Friday, May 1, 2015

Guest Post: Katie Teller, Author of Kiya: Hope of the Pharoah

It's my pleasure to introduce you to Katie Teller, a fellow Curiosity Quills author. I had the privilege of being a guest author at her book's birthday party yesterday on Facebook. Her book recently turned two. In case you missed that fun, enjoy hearing from Katie here! I asked her to write about lessons learned to share with my readers here.


Two years! Wow. I've learned a lot since Kiya's release. Here are some of them:

Writing. Yes, thanks to great editors, like Mary Harris who edited all three Kiya books, as well as fantastic Critique Partner's and Beta readers, my writing has improved enormously. I'm far from perfect, but I've learned essentials like show vs tell, passive voice, improved grammar and so forth. When I dig up old manuscripts for edits, I'm surprised by the development I've gone through.

A Thick Skin. You know what they say, haters are gonna hate. At first those nasty reviewers really hurt me, and I fell for the rookie mistake of reading them. Bad idea, unless you enjoy crying and self doubt. Over time though, I learned to keep things in perspective. Bad reviews make my positive reviews look legitimate, which they are, but without bad reviews people believe the five star love is fake. So although some are just downright mean and there's no other way to say it, most reviews are positive and come from people who genuinely love the book. It's a learning curve, and I'm getting there.

Promotion Is A Beast. A necessary evil in the writing world is promoting your book. The trouble is
how to balance too much or too little. I'm terrified of spamming people, so I'm probably more on the too little side. What I do tend to do is find ways to help others and join in so people are exposed to me, thus become exposed to my books. Unfortunately though, promoting often sucks my creative spirit and I log for the times when I could write raw, unadulterated stories from my heart without stressing over keeping the promoting rolling.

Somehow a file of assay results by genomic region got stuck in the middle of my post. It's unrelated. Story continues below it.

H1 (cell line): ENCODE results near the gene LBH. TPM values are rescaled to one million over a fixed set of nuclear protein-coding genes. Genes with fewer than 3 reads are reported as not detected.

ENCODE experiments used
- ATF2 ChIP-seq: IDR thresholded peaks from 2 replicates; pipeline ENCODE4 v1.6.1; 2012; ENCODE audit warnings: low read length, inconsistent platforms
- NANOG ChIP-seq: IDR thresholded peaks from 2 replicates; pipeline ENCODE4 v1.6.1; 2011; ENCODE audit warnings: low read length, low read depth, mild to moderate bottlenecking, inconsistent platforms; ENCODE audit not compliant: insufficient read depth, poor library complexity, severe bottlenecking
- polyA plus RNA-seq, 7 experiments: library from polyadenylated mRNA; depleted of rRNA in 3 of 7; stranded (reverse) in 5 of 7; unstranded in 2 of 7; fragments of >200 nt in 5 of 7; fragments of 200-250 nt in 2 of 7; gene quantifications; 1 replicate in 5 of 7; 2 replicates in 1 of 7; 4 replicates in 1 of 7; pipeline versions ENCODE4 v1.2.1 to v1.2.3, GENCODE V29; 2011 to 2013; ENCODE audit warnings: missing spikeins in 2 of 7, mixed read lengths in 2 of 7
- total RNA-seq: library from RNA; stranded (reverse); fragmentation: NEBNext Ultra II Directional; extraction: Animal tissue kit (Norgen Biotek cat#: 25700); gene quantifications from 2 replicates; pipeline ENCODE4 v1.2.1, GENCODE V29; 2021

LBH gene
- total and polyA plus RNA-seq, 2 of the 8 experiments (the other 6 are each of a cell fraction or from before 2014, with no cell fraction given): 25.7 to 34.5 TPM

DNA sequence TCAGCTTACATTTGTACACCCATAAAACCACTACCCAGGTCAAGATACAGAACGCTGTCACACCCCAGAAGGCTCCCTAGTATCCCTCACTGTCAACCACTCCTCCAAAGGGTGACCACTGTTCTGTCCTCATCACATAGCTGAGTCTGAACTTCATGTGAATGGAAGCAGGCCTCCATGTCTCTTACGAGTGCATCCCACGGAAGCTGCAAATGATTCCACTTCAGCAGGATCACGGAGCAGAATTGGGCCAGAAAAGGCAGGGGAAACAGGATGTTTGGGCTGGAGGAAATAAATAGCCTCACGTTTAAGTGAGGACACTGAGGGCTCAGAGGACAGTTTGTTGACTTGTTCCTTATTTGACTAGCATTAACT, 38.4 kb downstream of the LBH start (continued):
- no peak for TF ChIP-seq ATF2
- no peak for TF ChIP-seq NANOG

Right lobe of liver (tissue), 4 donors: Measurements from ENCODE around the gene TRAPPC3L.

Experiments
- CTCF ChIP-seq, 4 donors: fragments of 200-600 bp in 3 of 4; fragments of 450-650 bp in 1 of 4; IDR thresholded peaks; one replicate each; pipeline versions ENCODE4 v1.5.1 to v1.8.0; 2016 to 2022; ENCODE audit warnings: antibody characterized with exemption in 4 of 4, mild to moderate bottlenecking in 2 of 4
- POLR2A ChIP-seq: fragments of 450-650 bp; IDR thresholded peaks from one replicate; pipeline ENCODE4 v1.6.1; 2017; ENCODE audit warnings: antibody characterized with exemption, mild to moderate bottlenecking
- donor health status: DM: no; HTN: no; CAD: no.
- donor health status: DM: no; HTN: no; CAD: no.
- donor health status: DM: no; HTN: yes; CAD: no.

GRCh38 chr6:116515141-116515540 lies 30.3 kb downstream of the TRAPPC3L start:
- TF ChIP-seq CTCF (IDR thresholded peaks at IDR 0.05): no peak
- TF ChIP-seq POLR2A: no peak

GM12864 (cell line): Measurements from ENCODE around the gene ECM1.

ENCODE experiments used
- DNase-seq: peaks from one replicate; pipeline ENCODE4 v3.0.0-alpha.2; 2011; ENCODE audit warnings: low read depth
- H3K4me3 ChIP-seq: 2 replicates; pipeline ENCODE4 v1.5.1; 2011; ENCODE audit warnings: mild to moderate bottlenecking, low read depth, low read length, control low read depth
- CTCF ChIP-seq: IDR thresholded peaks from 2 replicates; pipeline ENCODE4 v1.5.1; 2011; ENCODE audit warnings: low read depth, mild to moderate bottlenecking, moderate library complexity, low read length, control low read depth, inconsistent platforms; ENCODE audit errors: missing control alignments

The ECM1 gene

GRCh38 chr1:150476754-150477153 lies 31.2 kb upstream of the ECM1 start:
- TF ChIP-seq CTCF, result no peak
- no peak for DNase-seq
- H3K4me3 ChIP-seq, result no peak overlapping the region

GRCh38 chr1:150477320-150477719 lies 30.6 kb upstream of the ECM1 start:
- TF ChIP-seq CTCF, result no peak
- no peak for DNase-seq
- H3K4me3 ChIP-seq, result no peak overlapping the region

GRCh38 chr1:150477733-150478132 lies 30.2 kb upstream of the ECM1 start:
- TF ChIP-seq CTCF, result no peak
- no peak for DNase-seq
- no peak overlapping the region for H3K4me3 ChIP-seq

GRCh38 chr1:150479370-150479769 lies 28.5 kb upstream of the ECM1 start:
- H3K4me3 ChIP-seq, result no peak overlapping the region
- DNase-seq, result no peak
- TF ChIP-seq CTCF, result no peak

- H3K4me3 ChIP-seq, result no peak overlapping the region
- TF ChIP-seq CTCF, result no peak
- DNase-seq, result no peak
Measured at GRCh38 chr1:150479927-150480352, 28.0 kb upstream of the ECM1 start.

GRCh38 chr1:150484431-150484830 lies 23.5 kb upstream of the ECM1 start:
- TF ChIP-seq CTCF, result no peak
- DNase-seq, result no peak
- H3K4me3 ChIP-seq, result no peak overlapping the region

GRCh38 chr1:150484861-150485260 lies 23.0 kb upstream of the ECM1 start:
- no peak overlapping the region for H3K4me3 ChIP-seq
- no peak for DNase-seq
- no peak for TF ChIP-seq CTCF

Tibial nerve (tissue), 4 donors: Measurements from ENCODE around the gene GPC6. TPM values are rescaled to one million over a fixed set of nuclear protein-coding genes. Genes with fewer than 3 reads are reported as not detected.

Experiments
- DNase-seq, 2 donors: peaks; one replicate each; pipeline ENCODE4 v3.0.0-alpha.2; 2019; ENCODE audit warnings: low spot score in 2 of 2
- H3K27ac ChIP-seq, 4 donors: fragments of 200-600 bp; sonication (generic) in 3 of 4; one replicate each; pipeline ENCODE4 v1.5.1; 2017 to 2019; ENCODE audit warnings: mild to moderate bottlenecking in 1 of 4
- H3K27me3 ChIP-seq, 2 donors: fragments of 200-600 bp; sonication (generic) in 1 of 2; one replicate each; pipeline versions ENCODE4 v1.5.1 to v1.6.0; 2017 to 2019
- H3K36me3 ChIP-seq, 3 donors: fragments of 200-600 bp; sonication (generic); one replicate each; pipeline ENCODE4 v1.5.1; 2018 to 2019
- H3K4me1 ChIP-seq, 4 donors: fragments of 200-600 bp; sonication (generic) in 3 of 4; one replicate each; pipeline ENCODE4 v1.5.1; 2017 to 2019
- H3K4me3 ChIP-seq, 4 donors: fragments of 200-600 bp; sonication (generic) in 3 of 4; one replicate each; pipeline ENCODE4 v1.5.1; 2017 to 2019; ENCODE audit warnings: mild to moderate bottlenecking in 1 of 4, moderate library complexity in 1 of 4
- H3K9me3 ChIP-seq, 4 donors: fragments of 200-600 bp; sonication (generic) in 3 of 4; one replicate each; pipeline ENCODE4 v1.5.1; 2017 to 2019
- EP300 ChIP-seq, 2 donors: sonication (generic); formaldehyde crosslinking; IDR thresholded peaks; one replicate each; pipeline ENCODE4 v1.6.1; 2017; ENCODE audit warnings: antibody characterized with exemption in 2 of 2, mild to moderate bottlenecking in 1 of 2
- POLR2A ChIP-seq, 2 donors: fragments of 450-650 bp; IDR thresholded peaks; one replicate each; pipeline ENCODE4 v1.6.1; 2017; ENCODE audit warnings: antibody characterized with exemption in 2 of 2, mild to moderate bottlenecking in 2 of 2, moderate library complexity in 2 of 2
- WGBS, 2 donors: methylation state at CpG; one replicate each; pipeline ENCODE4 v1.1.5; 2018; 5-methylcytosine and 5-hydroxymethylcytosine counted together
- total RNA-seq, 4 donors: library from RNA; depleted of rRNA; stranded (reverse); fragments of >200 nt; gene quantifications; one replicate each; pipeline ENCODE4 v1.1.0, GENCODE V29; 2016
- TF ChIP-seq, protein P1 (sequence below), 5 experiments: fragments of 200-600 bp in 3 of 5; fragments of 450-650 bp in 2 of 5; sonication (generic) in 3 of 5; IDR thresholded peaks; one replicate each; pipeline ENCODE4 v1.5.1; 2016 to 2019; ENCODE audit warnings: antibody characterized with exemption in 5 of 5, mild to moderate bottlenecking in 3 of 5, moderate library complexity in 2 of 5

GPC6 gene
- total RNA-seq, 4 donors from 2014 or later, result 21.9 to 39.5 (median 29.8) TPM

Being an Author can be a 24/7 Job. Once a book is live, it's live all the time. Websites don't shut down for the night. This means sometimes I can be up late promoting a sale, or up early sharing a new release. There's no time frames for inspiration either, which is hard when you;re a mother and wife as well, both of which are also full time jobs that don't have a financial pay off. Finding time is a conscious decision, and I get a little peeved when people say to me "I'd write a book if I could find some time" like I somehow miraculously have abundant spare time between the chores, potty accidents, preschool, showering the hubby with love, doing my church duties, being pregnant and all that implies, and trying to fit in some sleep. So, often my "author time" is early morning or late at night, when it's quiet enough because everyone else is sleeping.

Kiya's Release Saved Us. No joke. When Kiya first released, my husband was without work. Within a few months, we were close to losing our home because we couldn't pay the mortgage with the meager income of my part time office job. Then, theKiya royalties started coming through and they were just enough to cover our mortgage. As time passed, we wracked up debts to get us by, so when my hubby did get a job, my royalties moved to paying off those debts. Now it goes toward prenatal bills/insurance. The Kiya Trilogy has literally saved us with the financial benefits of the extra income. I couldn't be more grateful.


Born and raised in Australia, Katie's early years of day dreaming in the "bush", and having her father tell her wild bedtime stories, inspired her passion for writing.

After graduating High School, she became a foreign exchange student where she met a young man who several years later she married. Now she lives in Arizona with her husband, daughter and their dog.

She has a diploma in travel and tourism which helps inspire her writing.

Katie loves to out sing her friends and family, play sports and be a good wife and mother. She now works as an Acquisitions Editor to help support her family. She loves to write, and takes the few spare moments in her day to work on her novels.

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